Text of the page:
Thursday, 14 January 2016

The Conservative Gentleman Doctor - The real reason behind the junior doctors dispute ?

Gentleman Doctors value their weekends
Junior doctors have taken strike action for the first time in 40 years.  The dispute started in response to the Conservative Party government suddenly requiring junior doctors to sign a new employment contract. Why do junior doctors need a new contract ? Is seven days in a week a new development ? The Conservatives say that it is to do with providing weekend cover but what has happened at weekends in hospitals over the last 70 years ? We already know what the Conservative Party and the well-to-do Gentleman Doctor really think of the National Health Service - it undermines their potential income as private medical practitioners.  In 1945, the new Labour government came in on a manifesto that promised a revolution in health care. Health minister, Aneurin "Nye" Bevan, stated his ambition to build a health service based on four principles: it was to be free at the point of use, available to everyone who needed it, paid for out of general taxation, and used responsibly.  On 5 July 1948, Sylvia Beckingham was admitted to hospital in Manchester to be treated for a liver condition. Doubtless this was a big event in her life; but it was an even bigger event in British history. Sylvia, 13, was the first patient to be treated on the NHS.

Drug companies pay for weekend trips
Bevan faced bitter opposition to the NHS from the conservative Gentleman Doctor represented by the likes of Sir Bernard Docker, Dr Charles Hill and Lord Horder.  Faced with the threat of a BMA strike Bevan conceded that GPs would retain the freedom to run their practices as small businesses. The consultants were given more money, and allowed to keep their private practices. In Bevan's own blunt words: "I stuffed their mouths with gold."

The BBC reports:   What is the junior doctor's row about ?


Junior doctors know who will fill the weekend gaps
Ministers argue the government's new contract will improve patient care at the weekend, but the doctors' union says the impact on safety would be unacceptable.  BMA council chairman Dr Mark Porter said there was "not just one remaining issue" regarding disagreement over weekend pay.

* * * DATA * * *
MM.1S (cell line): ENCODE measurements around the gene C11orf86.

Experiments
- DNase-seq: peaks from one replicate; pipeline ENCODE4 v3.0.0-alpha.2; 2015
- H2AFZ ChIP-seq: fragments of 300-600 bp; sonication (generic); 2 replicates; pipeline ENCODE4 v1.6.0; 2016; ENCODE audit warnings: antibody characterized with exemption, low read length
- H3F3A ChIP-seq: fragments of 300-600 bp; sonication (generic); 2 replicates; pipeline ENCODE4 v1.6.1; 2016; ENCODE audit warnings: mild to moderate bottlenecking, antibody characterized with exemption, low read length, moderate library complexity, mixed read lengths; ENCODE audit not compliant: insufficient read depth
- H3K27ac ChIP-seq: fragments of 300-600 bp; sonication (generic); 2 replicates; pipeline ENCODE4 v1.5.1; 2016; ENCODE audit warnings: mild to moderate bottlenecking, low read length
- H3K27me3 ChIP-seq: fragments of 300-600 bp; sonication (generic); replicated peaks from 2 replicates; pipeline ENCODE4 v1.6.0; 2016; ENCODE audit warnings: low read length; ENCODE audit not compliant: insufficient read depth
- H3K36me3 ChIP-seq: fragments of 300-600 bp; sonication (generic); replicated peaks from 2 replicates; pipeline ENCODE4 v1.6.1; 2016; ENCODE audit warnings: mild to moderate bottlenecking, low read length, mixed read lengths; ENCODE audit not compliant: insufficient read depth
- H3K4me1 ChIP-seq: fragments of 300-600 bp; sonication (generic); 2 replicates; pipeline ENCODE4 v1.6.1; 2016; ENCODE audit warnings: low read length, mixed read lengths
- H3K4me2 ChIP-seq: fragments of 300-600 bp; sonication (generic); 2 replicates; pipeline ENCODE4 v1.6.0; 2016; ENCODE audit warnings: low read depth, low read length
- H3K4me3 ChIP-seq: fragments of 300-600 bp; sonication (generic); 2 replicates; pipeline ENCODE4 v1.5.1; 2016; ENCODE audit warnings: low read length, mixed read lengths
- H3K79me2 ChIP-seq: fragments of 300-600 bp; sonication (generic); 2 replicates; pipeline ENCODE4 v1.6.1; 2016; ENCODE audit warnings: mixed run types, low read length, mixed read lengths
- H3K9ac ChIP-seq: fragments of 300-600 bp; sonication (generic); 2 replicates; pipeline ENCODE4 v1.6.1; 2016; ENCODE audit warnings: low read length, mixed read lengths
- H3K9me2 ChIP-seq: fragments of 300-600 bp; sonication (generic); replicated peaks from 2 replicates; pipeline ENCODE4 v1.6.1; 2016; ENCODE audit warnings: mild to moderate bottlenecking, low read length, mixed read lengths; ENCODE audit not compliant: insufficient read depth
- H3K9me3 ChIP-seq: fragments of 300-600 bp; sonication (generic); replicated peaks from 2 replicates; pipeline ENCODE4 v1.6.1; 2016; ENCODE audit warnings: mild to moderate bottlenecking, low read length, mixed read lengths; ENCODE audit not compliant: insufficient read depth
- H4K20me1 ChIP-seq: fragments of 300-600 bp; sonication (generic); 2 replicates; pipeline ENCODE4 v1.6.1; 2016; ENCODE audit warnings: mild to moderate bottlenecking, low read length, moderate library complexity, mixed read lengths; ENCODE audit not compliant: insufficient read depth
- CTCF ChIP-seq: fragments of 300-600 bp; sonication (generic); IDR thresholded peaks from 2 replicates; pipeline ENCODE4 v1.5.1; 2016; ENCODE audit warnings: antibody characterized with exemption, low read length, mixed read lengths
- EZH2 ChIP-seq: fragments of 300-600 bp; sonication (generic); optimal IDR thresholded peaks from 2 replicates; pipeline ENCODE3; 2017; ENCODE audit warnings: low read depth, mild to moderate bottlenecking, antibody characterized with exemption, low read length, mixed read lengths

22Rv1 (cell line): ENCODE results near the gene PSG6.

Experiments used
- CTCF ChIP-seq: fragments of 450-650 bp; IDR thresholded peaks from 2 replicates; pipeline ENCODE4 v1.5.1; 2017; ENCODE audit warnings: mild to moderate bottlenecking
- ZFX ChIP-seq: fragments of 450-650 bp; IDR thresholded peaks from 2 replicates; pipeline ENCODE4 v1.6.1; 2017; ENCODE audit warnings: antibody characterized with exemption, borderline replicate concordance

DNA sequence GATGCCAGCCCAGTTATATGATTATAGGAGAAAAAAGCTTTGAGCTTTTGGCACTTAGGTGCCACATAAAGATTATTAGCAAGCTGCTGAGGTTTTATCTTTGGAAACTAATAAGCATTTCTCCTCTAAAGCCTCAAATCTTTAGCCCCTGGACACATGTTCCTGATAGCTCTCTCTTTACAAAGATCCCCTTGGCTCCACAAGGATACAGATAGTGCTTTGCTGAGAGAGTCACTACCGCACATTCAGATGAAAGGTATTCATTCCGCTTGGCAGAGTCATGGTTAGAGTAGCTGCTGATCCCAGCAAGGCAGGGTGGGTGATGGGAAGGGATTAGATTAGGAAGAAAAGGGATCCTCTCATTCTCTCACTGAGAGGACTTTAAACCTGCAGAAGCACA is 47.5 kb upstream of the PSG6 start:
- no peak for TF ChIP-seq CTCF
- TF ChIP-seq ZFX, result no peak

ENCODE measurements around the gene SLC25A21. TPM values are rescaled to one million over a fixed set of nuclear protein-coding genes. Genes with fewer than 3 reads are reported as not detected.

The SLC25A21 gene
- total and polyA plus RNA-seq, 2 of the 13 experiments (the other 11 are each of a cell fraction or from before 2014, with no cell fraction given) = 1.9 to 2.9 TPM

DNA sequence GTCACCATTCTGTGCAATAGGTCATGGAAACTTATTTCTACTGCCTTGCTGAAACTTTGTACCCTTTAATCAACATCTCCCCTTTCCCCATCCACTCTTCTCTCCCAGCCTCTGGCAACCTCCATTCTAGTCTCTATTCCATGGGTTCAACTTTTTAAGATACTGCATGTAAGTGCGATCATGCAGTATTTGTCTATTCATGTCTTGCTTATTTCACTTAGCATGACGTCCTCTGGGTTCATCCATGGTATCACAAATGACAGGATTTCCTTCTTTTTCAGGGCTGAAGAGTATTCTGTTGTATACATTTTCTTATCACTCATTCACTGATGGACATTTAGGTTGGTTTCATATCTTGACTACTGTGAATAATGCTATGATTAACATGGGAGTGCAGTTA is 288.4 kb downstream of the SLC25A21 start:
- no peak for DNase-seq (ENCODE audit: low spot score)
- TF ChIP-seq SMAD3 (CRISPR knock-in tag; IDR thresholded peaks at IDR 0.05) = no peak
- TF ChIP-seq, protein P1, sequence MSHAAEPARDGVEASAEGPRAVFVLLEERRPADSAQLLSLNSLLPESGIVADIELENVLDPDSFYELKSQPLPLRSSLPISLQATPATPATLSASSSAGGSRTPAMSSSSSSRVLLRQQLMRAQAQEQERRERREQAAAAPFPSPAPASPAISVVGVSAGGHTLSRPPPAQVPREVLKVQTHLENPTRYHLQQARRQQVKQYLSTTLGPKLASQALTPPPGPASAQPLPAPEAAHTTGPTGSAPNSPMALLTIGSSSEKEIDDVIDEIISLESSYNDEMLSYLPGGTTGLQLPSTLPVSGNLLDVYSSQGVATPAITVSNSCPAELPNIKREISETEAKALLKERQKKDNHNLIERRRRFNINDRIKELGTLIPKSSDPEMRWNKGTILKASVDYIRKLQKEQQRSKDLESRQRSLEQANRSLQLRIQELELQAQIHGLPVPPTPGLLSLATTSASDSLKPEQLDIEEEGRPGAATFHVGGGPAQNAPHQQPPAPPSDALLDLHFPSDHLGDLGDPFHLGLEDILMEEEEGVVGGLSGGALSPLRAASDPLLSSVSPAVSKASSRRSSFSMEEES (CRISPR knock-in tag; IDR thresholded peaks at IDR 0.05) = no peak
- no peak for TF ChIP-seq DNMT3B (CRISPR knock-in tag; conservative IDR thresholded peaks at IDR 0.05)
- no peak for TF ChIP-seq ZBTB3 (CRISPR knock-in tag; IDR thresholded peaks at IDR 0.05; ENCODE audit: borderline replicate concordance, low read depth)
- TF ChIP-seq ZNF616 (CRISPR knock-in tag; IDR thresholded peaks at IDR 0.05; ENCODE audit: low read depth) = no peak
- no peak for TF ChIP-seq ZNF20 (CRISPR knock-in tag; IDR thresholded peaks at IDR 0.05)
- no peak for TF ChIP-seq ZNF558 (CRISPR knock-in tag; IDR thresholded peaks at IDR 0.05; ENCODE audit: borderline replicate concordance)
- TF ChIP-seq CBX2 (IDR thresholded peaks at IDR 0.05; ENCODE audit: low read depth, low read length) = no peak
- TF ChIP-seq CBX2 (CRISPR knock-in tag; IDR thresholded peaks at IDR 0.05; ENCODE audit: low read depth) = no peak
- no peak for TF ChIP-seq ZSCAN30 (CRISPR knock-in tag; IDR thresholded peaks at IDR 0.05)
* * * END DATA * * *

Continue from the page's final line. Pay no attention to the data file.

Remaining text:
He said: "There are some serious issues about patient safety and recognition of junior doctors' contributions that need to be sorted here." The government's new head negotiator, Sir David Dalton, pledged to "engage with the BMA team directly and listen to their outstanding concerns".

However, Norman Smith, the BBC's assistant political editor, said government sources were "adamant" that if no deal was reached then its new contract would be "imposed" on junior doctors.
"This could begin as early as the summer for new doctors joining the NHS and would then be rolled out among the existing 50,000 junior doctors," our correspondent said.  (see link below for full article)

Andrew Rosindell MP (Romford) has criticised the junior doctors strike saying that “I am disappointed to see that junior doctors at Queen’s Hospital (Romford) have decided to put patients at risk to score a political point." This is quite a statement from a politician and party who opposed the establishment of the NHS and public access to health care since the outset in 1945.  Mr Rosindell represents a party that allowed paedophile Jimmy Saville to prey on young people in care.

Rosindell implies junior doctors tried to harm patients 

Full BBC Report

Excellent Independent article "The birth of the NHS"

Half of junior doctors worked through strike